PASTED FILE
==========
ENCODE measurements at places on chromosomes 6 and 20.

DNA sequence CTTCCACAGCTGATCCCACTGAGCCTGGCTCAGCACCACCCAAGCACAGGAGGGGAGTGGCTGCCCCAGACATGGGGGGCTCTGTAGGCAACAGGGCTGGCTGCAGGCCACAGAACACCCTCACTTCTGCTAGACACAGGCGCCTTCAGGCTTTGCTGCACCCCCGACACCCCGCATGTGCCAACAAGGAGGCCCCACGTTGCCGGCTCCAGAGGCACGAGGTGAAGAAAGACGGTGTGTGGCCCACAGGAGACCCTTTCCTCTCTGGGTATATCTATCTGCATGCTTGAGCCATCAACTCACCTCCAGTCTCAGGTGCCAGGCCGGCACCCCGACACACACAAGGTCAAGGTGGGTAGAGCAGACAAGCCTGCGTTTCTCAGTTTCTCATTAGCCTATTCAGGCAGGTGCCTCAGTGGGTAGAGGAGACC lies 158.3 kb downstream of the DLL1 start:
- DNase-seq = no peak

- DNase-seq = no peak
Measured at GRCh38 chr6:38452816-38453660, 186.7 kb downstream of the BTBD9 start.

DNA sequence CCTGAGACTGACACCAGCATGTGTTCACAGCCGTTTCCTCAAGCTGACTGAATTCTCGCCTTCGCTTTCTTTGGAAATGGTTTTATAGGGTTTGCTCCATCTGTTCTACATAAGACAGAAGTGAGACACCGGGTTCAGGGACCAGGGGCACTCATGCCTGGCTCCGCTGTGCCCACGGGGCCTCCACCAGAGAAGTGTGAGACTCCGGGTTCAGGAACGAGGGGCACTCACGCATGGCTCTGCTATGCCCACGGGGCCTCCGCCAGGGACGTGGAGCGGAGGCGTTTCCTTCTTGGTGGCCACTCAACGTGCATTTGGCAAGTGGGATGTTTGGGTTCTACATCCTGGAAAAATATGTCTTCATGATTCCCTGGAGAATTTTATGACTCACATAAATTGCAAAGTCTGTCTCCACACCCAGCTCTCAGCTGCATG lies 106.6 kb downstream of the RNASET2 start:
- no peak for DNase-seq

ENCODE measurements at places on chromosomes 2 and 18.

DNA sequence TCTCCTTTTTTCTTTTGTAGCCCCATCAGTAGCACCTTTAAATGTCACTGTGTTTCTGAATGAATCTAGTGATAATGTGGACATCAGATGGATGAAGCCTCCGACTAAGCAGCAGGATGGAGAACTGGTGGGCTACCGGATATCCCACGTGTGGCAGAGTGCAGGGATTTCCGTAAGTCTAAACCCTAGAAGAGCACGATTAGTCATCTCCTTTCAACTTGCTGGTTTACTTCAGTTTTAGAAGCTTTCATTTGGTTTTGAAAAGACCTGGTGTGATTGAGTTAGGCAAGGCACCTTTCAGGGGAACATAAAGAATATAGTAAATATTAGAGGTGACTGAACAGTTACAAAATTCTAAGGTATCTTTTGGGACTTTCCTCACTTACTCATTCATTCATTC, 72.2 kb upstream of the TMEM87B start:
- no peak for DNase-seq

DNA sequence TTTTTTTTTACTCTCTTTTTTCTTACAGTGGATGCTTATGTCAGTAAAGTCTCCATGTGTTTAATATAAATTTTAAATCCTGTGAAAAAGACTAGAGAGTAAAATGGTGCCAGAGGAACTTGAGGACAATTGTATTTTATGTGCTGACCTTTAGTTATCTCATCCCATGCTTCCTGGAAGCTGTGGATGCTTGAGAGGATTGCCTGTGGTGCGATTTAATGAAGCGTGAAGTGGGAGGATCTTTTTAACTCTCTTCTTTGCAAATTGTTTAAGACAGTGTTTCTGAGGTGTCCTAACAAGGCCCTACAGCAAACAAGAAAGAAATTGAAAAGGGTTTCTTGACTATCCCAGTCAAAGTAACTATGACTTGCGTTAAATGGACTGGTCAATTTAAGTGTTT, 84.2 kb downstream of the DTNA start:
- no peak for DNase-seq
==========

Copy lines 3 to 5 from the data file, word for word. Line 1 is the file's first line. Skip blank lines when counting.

- DNase-seq = no peak

- DNase-seq = no peak
Measured at GRCh38 chr6:38452816-38453660, 186.7 kb downstream of the BTBD9 start.